As federal authorities warn of possible violence at state capitols nationwide, some Florida lawmakers are expressing concerns over their physical safety as they prepare to return on and off ahead of the 2021 Legislative Session.
“Every Senator here is concerned about what may or may not happen,” said Sen. Linda Stewart, an Orlando Democrat who has served in the Legislature since 2012. “Based on what we’ve seen in Washington, D.C., and the FBI reports, they tell you that we’re going to have more of it.”
The shared concerns come after a mob backing President Donald Trump stormed the U.S. Capitol in Washington last week. The midday security breach forced congressional operations to a hard stop, effectively delaying the constitutional process to affirm Joe Biden’s victory in the November election.
Media reports and images suggest law enforcement officers were overwhelmed by the assault. Lawmakers were given gas masks and forced to evacuate the House floor. Five people died during the pro-President Donald Trump demonstration.
Equally as troubling, an FBI memo obtained by ABC News on Monday warns that protesters are planning to show up at capitol buildings in all 50 states at some point, regardless of which candidate the state elected and certified.
The Florida Department of Law Enforcement acknowledged the FBI warning in a statement Monday.
“We regularly collaborate with our federal, state and local partners to discuss and implement security measures that enhance public safety at Florida’s Capitol,” the state police agency said in a statement.
Stewart recognized that political tensions are nothing new. She fears, however, that things may be reaching a boiling point. Some senators, she said, have had their homes spray-painted and vandalized.
“I think that President Wilton Simpson has been very focused on that,” Stewart commended. “He has brought in extra people to help make sure that everybody’s secure. I think that we will be able to not see in the state capitol of Florida, what we saw in DC.”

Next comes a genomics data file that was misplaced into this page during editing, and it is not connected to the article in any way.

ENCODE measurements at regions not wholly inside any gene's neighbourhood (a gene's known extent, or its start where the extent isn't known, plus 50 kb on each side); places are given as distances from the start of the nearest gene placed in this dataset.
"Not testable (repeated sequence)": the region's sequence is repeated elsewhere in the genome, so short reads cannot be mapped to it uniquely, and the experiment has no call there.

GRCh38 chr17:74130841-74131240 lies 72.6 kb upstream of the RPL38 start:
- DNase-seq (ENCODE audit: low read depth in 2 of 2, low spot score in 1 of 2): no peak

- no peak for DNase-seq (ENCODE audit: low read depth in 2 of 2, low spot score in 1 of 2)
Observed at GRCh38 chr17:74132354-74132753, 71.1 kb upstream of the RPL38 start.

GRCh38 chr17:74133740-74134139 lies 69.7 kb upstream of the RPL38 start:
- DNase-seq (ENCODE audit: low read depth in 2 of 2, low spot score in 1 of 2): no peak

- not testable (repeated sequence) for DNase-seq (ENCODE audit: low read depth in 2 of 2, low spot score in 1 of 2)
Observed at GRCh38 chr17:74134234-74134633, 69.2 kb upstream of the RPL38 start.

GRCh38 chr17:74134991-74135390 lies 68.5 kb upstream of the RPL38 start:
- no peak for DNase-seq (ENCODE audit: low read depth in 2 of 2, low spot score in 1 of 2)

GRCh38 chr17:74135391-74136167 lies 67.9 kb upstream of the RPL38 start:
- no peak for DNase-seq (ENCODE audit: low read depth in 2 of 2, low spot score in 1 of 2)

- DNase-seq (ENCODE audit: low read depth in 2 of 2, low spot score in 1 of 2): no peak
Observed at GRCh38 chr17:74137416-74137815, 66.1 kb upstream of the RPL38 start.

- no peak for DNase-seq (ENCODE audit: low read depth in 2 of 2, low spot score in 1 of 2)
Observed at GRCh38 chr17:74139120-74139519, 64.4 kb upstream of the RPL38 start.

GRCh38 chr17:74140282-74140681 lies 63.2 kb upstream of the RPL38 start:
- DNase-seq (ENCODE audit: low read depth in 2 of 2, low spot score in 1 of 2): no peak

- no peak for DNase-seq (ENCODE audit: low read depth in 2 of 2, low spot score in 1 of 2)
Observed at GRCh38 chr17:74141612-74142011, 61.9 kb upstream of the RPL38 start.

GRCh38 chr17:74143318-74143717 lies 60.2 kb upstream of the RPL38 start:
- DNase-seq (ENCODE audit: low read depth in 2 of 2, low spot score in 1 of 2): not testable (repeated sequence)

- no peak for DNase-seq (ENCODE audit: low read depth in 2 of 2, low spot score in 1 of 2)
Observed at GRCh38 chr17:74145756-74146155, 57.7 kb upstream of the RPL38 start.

Sen. Perry Thurston, meanwhile, deemed physical security a priority second only to the highly contagious COVID-19 virus.
“I think COVID is definitely the number one issue that we need to deal with,” the Broward County Democrat said before pivoting to the topic of political violence: “the leaders of Florida who are responsible for the protection of citizens and protection of the Legislature should be aware of that and they should be on their game so that we don’t have to repeat.”
The Florida Capitol Building throughout 2020 was sparred mostly from violent political demonstrations seen in other cities across the nation.
The surrounding area, however, hosted numerous political gatherings, some of which became perilous.
A pickup truck in May struck several protesters yards away from Capitol. The incident empowered Black Lives Matter protesters, who later occupied a major intersection in front of the Historic Capitol Building.
In August, a man outside of the Historic Capitol Building drew a firearm after being attacked during a Black Lives Matter protest.
Days later, protesters clashed with law enforcement during a demonstration outside of the Florida Historic Capitol. The confrontation led to several protesters being brought to the ground by police and placed in handcuffs. Law enforcement from at least three other agencies responded in riot gear.
Numerous pro-Trump demonstrations have also been held in wake of the election. Trump supporters rallied outside of the Florida Capitol Building on Nov. 7, vocalizing their concerns with alleged voter fraud and election irregularities.
Most recently, Trump supporters and the Proud Boys took part in a nationwide “Stop the Steal” protest. The nationwide demonstration took place at state Capitols nationwide including Tallahassee.